What is monetary policy, and why does the MAS keep talking about the S$NEER?

SINGAPORE – The Monetary Authority of Singapore (MAS) said on Monday (March 30) that it will set the rate of the Singapore dollar’s appreciation to zero per cent at the prevailing lower level of its exchange policy rate band, given that the economy will contract sharply this year.

The aggressive policy easing was widely expected by analysts after the Government forecast the economy will shrink by 1 per cent to 4 per cent this year.

“GDP growth will eventually recover following the abrupt downshift in the level of activity, but there is significant uncertainty over the depth and duration of this recession,” the MAS added.

What are monetary policies?

Monetary policies control inflation, the consumption of goods and services, and liquidity, among other economic objectives.

They can also be an indicator of how optimistic the Government is about the economic outlook.

For example, in an economic downturn, the central bank might want to depreciate the currency to make its exports more attractive to foreign buyers.

But such a move will also cause imports to be more expensive for residents, which could discourage them from consuming goods and services.

What is the monetary policy in Singapore?What is the S$NEER?

In Singapore, the MAS is the central bank that regulates the Singapore dollar by weighing its value against a basket of currencies, which it does not reveal to prevent speculation.

Its aim is to keep the Singdollar’s value stable in the middle-term, which could mean in the next two and five years.

The MAS sets boundaries, or what it calls a policy band, within which the Singdollar’s value is allowed to appreciate and depreciate.

The band is also called the Singapore Dollar Nominal Effective Exchange Rate or S$NEER.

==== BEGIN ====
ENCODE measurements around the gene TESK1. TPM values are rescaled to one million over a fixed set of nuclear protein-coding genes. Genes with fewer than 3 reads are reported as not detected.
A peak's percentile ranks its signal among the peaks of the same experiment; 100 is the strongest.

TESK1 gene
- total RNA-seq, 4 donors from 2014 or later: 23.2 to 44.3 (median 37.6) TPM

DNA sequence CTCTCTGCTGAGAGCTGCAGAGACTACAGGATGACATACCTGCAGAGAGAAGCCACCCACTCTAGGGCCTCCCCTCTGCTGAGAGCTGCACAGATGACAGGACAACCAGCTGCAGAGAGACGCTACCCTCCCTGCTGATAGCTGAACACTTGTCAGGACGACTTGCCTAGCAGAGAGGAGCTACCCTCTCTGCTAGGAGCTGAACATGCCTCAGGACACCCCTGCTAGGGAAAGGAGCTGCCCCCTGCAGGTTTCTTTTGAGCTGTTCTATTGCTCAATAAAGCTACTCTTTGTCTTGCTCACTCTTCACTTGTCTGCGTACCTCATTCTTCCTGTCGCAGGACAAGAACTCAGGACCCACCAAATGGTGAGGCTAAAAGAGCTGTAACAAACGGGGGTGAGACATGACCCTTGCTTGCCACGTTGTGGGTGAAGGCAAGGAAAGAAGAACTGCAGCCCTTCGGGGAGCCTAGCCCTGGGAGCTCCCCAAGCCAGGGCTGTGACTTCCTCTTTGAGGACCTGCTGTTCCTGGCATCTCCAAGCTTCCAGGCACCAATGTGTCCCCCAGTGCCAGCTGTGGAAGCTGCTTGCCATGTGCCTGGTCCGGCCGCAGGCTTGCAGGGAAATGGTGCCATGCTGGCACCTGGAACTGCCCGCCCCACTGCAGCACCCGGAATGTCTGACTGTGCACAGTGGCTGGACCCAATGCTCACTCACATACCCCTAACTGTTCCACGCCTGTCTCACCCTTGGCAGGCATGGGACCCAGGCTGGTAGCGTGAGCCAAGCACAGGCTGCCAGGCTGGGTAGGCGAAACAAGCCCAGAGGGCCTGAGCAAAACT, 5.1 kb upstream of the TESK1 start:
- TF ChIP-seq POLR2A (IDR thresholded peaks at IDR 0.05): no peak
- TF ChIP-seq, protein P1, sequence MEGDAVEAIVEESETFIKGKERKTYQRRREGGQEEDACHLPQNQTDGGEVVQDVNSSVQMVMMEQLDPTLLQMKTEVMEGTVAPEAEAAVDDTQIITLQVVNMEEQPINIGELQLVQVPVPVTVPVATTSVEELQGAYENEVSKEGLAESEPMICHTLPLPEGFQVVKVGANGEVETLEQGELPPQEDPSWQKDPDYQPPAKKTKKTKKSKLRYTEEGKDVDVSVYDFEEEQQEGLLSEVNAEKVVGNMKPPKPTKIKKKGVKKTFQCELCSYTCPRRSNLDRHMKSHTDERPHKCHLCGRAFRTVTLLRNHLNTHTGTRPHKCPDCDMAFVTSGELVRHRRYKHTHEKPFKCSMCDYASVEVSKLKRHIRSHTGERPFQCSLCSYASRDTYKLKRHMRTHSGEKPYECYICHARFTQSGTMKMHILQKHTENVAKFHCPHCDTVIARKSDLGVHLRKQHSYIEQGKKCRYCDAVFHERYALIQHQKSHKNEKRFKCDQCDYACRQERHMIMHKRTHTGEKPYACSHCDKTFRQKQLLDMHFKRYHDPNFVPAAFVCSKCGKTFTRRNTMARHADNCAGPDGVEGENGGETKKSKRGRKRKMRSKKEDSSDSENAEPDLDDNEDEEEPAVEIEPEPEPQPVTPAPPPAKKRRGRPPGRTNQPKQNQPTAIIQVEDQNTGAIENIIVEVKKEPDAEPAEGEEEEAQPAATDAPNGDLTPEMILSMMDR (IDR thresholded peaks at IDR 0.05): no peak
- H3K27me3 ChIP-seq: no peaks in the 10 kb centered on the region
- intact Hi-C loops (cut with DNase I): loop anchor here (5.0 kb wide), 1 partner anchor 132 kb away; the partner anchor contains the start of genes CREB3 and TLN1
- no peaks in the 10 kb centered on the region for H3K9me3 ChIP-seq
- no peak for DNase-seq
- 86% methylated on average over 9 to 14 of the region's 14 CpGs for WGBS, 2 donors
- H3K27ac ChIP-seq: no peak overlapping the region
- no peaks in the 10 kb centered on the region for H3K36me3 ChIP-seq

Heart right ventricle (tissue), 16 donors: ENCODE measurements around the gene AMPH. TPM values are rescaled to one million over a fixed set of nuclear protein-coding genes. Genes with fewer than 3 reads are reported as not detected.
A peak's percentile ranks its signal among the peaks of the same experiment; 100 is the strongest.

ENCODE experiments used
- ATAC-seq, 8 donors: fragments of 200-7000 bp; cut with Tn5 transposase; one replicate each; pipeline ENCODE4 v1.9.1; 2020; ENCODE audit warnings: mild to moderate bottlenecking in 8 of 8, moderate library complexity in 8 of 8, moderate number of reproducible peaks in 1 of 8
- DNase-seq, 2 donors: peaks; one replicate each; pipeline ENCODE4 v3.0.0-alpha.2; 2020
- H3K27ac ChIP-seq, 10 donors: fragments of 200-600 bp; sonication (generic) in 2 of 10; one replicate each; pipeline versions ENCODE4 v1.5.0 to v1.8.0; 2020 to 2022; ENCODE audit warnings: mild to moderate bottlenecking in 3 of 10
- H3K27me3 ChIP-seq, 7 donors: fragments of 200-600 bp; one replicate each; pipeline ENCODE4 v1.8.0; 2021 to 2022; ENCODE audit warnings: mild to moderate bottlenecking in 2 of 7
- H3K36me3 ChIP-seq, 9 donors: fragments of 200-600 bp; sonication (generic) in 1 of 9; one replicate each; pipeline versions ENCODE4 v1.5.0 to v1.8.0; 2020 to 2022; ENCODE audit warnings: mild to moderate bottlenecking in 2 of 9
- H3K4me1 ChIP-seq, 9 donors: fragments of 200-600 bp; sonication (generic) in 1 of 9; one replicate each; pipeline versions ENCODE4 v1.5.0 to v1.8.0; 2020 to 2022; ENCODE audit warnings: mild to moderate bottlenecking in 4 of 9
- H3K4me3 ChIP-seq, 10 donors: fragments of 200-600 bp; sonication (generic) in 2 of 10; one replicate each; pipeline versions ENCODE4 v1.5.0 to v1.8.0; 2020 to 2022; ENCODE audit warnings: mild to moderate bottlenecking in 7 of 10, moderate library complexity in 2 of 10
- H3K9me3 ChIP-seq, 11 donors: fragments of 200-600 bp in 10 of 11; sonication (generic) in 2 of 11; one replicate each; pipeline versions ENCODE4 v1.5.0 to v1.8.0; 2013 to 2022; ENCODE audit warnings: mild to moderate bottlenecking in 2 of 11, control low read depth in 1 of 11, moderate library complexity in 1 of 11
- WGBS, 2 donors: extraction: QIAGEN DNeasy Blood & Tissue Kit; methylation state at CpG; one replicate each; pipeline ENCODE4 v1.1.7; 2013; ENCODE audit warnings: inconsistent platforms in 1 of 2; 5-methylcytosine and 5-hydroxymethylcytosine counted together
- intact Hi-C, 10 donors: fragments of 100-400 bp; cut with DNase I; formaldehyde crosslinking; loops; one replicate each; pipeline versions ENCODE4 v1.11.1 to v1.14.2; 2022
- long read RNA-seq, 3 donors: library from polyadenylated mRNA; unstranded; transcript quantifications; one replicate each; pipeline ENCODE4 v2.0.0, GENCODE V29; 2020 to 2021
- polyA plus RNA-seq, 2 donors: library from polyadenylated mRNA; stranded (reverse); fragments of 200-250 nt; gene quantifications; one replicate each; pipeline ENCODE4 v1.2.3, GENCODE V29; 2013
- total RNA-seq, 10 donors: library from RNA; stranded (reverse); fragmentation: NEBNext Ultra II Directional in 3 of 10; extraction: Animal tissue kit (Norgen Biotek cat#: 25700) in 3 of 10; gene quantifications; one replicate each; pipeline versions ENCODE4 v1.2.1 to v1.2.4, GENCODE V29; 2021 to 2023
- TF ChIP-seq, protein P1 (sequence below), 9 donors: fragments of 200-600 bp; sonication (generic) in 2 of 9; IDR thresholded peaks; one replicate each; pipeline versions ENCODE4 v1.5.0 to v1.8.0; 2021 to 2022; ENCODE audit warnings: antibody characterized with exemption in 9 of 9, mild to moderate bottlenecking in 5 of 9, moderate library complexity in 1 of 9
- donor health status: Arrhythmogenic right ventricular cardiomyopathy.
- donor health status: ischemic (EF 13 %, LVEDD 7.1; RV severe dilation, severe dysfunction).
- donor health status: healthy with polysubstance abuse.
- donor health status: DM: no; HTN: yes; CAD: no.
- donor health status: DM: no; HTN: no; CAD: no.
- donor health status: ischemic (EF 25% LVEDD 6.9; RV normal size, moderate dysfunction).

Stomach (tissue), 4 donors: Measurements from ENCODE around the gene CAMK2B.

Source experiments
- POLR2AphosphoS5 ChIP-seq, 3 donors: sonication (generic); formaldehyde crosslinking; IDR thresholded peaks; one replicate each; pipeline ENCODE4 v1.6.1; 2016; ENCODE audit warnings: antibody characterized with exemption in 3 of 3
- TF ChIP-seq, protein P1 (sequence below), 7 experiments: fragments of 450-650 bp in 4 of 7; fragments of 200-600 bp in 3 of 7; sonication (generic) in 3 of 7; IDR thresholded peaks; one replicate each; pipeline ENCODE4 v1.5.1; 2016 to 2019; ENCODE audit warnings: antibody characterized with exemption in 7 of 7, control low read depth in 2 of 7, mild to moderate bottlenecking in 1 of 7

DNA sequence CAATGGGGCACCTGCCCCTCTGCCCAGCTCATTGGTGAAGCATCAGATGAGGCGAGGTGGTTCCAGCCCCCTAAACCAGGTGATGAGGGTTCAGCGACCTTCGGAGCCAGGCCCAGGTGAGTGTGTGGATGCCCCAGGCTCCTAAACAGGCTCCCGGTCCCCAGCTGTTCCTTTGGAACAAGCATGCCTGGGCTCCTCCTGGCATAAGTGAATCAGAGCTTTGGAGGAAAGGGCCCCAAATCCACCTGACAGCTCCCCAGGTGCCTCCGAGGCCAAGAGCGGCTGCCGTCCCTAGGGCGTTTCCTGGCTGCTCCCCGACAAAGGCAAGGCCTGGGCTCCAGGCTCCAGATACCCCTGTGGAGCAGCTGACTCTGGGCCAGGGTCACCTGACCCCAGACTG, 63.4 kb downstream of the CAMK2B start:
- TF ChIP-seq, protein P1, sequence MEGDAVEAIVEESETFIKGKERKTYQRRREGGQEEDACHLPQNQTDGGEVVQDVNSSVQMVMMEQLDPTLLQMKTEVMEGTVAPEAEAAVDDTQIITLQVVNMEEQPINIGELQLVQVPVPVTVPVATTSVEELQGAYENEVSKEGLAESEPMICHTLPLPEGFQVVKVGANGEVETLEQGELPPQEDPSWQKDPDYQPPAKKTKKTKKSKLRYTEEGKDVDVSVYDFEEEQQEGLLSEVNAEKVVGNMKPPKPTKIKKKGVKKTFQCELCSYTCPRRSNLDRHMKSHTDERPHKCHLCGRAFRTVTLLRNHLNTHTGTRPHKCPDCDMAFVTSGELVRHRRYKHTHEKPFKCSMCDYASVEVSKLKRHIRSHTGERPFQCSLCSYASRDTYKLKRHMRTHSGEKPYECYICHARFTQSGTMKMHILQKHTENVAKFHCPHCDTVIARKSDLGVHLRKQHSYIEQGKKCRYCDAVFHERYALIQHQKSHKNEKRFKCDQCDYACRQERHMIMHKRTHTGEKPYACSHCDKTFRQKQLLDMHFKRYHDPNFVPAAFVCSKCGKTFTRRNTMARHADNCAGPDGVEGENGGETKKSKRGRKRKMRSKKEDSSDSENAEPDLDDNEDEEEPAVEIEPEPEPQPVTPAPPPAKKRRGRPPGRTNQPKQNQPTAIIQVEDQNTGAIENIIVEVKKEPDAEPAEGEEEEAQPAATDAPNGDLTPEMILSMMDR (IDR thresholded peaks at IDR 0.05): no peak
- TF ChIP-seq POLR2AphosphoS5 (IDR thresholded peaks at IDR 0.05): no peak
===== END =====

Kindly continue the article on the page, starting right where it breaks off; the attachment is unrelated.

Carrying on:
The MAS intervenes when the Singdollar’s value goes beyond the band’s boundaries. It will then buy or sell the currency to return the value of the Singdollar to its existing confines.

It also changes the slope, width and mid-point of the policy band based on assessed risks to the country’s growth and inflation, and announces these changes at its two scheduled policy meetings. These meetings typically happen in April and October, unless otherwise necessary. MAS brought forward its its April statement to March 30.

So what did MAS do this time?

Think of a pilot charting a plane’s course and starting point.

The MAS on Monday did two things: It set the Singdollar rate of appreciation at zero by flattening the slope of the band. This is an easing from its previous stance of a “modest and gradual appreciation” of the Singdollar. The slope of the band determines how quickly the Singdollar appreciates. A sharper slope translates to a quicker appreciation of the currency, just like how a steeper gradient will allow the plane to reach its desired height faster. With a zero slope, the pilot is now flying level with the ground.

The MAS also effectively lowered the midpoint of the currency band, similar to how a pilot might decide to move the entire flight path of the plane a little lower .

MAS said it will adopt a zero per cent appreciation path for the Singdollar starting at the prevailing level of the S$NEER, which has already weakened to a level slightly below the mid-point of the policy band.”

“This policy decision hence affirms the present level of the S$NEER, as well as the width and zero per cent appreciation slope of the policy band going forward, thus providing stability to the trade-weighted exchange rate,” the MAS said.

There was no change to the width of the band, which controls how far the Singdollar can fluctuate.

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